The analyses were performed in line with the AHTAPol guidelines. The cost-effectiveness analyses were preceded by systematic reviews of the literature. Analyses considered Polish clinical treatment practice, standards of care, as well as the adverse events treatment patterns and costs. Data was identified and gathered using a questionnaire filled in by Polish clinical experts from different oncology centers. Corresponding incurred costs were calculated from the Polish public payer (National Health Fund, NHF) perspective. Markov models were used and cost-effectiveness and cost-utility techniques applied to calculate incremental cost-effectiveness and cost-utility ratios. Sensitivity analysis was performed to assess the impact of change in crucial assumptions on the overall results and conclusions. 

Results

Follicular lymphoma
Previously untreated patients with stage III-IV follicular lymphoma

The treatment of patients with stage III-IV follicular lymphoma with rituximab in combination with chemotherapy is financed by the public payer in Poland through a therapeutic program. Immumochemotherapy is recommended by Polish and international organizations as an effective and safe treatment of FL patients. The analysis aimed at assessing the clinical efficacy, safety and cost-effectiveness of rituximab administered with chemotherapy CVP (cyclophosphamide, vincristine, prednisone) or CHOP (cyclophosphamide, doxorubicin, vincristine, prednisone) in the treatment of previously untreated patients diagnosed with stage III-IV follicular lymphoma.

Systematic review of Medline, Cochrane and Embase databases allowed for identification of randomized clinical trials (RCT) directly comparing R-CVP vs. CVP (Marcus 2005, Markus 2008, Markus 2010) and R-CHOP vs. CHOP (Hidemann 2005, Buske 2006) regimens used in the treatment of previously untreated patients diagnosed with stage III-IV follicular lymphoma. Patients received rituximab at 375 mg/m2 day 1 of each 21 day chemotherapy cycle for maximum 6 cycles with CVP and 6-8 cycles with CHOP.

The analysis demonstrated that addition of rituximab to CVP treatment statistically significantly improves: overall survival (OS), time to treatment failure (TTF), median duration of response (RD), median disease free survival (DFS), median time to next lymphoma treatment (TNLT), overall and complete response rate (Tab 1.). The estimated 4-year survival was significantly higher in R-CVP group than in patients receiving CVP alone (83% vs. 77%, p=0.029).The safety profile of R-CVP treatment was favorable. No deaths related to R-CVP were reported. Two patients were withdrawn from the study due to rituximab infusion related reactions. There were no differences between analyzed groups in relation to frequency of infections and neutropenia related sepsis.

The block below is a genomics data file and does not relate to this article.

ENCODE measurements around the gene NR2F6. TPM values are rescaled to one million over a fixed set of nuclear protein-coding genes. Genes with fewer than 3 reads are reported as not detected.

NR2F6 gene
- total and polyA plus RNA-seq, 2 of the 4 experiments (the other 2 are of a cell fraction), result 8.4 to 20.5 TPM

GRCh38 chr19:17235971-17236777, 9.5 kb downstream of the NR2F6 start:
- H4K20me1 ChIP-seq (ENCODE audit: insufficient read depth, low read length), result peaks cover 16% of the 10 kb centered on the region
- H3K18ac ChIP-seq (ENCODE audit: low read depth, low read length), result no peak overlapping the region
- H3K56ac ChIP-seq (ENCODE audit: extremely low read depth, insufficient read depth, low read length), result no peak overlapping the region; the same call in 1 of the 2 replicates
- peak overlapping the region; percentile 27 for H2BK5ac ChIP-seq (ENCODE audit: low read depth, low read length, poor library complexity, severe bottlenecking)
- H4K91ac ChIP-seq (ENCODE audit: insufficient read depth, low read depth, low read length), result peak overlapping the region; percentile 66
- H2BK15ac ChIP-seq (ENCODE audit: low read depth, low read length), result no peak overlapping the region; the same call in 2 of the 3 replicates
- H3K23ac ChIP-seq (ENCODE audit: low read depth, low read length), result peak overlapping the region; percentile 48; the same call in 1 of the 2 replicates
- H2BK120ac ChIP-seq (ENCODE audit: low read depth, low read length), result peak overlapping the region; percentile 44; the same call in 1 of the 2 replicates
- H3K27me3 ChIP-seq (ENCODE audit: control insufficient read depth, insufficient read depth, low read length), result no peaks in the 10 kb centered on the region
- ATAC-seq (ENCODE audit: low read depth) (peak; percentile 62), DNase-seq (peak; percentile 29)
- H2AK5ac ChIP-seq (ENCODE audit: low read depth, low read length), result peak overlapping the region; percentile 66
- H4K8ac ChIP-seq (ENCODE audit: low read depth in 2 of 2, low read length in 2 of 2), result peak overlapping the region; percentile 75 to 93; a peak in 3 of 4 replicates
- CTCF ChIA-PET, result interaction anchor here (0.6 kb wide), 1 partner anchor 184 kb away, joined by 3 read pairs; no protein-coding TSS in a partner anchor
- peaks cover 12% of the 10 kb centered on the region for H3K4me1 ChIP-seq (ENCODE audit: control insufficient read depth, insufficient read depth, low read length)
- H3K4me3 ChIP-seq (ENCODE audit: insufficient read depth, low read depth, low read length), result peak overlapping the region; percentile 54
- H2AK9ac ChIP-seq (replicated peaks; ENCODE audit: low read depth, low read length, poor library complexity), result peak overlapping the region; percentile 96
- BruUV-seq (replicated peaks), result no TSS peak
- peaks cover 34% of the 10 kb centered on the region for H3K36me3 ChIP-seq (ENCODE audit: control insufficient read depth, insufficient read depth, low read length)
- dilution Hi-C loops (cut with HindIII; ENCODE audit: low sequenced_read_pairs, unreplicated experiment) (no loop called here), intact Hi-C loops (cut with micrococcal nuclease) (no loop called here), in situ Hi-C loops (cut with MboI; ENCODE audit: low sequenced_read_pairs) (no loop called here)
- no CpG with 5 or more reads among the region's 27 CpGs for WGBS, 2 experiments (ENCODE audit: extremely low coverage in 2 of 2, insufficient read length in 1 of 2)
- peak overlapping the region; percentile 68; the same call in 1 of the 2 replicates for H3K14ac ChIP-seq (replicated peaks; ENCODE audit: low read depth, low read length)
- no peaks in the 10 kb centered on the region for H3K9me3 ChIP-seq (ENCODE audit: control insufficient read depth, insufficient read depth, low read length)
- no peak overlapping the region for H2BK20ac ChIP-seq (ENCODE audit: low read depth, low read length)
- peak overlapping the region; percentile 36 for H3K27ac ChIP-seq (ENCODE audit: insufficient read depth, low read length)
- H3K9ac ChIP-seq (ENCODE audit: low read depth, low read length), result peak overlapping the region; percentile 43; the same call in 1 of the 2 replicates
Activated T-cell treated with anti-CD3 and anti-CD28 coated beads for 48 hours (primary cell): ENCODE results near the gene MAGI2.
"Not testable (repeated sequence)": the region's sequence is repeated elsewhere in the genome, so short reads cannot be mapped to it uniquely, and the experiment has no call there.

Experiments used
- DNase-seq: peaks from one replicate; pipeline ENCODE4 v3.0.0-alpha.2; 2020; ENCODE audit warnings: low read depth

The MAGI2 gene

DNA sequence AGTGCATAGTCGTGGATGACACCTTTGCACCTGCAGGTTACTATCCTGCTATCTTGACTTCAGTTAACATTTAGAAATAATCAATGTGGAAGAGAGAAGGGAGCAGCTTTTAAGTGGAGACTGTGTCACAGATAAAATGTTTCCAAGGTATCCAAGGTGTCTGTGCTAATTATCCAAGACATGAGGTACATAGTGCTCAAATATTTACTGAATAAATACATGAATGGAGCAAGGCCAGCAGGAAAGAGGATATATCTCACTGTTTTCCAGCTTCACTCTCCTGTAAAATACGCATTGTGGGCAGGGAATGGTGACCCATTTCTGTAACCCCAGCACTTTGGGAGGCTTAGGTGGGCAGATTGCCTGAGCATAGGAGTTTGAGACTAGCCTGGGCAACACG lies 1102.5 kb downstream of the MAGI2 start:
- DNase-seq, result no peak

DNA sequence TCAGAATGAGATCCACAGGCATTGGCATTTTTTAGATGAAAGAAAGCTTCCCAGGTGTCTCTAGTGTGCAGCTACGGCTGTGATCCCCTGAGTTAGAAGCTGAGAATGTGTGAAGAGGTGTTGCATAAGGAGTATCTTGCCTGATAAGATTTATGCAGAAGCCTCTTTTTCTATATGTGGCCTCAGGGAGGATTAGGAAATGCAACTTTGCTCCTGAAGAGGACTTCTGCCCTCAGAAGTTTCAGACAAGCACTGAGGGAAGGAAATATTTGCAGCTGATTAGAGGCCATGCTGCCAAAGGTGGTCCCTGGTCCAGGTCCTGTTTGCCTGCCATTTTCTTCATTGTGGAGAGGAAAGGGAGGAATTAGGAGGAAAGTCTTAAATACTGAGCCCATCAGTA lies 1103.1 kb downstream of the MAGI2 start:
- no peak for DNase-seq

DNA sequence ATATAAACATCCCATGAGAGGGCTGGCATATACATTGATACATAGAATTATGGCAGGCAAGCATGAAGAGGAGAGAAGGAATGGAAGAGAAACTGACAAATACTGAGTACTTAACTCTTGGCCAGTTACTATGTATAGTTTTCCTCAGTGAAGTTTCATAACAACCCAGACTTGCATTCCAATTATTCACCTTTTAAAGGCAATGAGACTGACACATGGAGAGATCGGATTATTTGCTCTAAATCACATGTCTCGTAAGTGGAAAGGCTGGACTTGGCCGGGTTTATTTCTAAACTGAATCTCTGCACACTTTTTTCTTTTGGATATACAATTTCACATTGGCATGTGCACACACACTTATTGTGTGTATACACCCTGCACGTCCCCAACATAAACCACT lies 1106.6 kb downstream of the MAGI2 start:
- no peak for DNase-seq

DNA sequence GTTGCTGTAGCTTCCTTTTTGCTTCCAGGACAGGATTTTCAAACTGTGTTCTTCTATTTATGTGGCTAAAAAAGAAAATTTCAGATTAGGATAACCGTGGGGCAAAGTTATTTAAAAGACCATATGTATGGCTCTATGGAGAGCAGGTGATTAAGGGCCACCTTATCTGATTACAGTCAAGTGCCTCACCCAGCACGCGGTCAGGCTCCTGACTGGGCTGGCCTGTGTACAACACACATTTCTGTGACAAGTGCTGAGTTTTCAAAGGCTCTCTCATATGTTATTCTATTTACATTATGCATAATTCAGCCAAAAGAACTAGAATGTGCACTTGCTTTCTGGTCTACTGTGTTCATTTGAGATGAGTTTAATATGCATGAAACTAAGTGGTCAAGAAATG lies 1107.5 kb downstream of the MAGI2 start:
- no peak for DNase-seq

Table 1. Results of R-CVP vs. CVP treatment comparison in previously untreated patients diagnosed with stage III-IV follicular lymphoma
End point R-CVP (N=162) CVP (N=159) RR*** (or HR) (95% CI) NNT*** (or NNH) (95% CI) P value^
Time to treatment failure (TTF; median, months) 27 (95% CI: 25-37) 7 (95% CI: 6-9) - - <0.0001*
Time to progression (TTP; median, months) 34 (95% CI: 25-37) 15 (95% CI: 12-18) - - <0.0001*
Duration of response (RD; median, months) 38 (95% CI: 28 -€“ not reached) 14 (95% CI: 9-18) HR: 0.48 (0.36-0.62) - <0.0001**
Disease free survival(DFS; median, months) not reached (95% CI:35 -€“ not reached) 21 (95% CI: 14-38) - - <0.0001*
Time to next lymphoma treatment (TNLT) or death (median, months) 49 (95% CI: 32 -€“ not reached) 12 (95% CI: 10-18) - - <0.0001*
No overall survival- 4-years follow-up (% patients) # 17%*** 23%*** 0.74 (0.48-1.15) - 0.029
No overall treatment response ((ORR): CR+CRu+PR; n (%) patients) # 31 (19%)*** 69 (43%)*** 0.44 (0.31-0.63) 5 (3-7) <0.0001**
Stable disease- 30 month follow-up (SD; n (%) patients) # 150 (93%)*** 126 (79%)*** 1.17 (1.07-1.28) NNH: 7 (5-17) 0.0008
Disease progression- 30 month follow-up (PD; n (%) patients) 17 (11%) 31 (20%) 0.54 (0.31-0.93) 11 (6-86) 0.03
Death (n (%) patients) 31 (19%) 46 (29%) 0.66 (0.44-0.99) - 0.054***
Quality-adjusted time without symptoms of disease or toxicity (Q-TWiST; months) 50.31 41.97 - - <0.001
* Log-rank test stratified by centre, ** Test Χ2, *** calculated based on available data, ^ p value from clinical trials (exc. death rate), # positive endpoints (OS, ORR, SD) were converted into negative endpoints in order to standardize conclusions regarding RR for all analysed endpoints.